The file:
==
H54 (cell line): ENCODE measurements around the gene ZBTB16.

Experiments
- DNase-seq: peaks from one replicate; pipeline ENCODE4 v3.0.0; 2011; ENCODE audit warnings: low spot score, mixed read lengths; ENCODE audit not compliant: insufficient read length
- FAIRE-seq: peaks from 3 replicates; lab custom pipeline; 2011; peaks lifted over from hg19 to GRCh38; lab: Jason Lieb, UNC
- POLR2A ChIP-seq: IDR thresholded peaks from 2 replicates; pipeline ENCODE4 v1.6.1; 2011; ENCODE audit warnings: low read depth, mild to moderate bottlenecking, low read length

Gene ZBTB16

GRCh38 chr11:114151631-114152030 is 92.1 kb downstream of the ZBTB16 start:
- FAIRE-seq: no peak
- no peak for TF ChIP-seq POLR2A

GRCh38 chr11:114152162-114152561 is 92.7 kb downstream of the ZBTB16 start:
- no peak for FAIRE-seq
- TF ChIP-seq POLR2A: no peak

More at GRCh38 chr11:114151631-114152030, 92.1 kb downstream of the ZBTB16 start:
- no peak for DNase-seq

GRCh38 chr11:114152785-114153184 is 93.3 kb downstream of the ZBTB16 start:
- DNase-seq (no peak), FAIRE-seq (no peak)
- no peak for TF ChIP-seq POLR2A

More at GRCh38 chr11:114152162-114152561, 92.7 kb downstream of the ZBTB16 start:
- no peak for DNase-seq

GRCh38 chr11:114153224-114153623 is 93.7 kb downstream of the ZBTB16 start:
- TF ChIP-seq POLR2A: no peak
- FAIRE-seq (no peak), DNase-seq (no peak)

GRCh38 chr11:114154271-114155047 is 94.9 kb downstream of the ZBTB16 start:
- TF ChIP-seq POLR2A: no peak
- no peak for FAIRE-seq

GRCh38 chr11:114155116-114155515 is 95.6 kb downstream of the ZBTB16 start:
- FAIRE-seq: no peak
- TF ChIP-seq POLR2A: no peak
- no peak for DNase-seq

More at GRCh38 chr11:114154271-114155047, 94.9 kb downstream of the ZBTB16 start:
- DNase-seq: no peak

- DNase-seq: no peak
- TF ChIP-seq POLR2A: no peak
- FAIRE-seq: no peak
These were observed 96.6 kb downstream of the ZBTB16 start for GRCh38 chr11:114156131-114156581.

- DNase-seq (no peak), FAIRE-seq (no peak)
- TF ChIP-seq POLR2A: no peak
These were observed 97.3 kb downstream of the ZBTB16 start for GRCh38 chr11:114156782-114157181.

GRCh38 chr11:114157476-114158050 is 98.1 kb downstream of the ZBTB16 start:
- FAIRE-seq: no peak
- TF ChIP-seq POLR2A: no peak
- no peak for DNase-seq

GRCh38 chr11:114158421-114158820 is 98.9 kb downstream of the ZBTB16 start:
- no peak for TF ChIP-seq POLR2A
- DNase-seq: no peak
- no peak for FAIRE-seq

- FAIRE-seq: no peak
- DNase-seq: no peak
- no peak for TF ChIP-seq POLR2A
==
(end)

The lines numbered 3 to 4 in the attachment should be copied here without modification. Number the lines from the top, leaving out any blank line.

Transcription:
- DNase-seq: peaks from one replicate; pipeline ENCODE4 v3.0.0; 2011; ENCODE audit warnings: low spot score, mixed read lengths; ENCODE audit not compliant: insufficient read length
- FAIRE-seq: peaks from 3 replicates; lab custom pipeline; 2011; peaks lifted over from hg19 to GRCh38; lab: Jason Lieb, UNC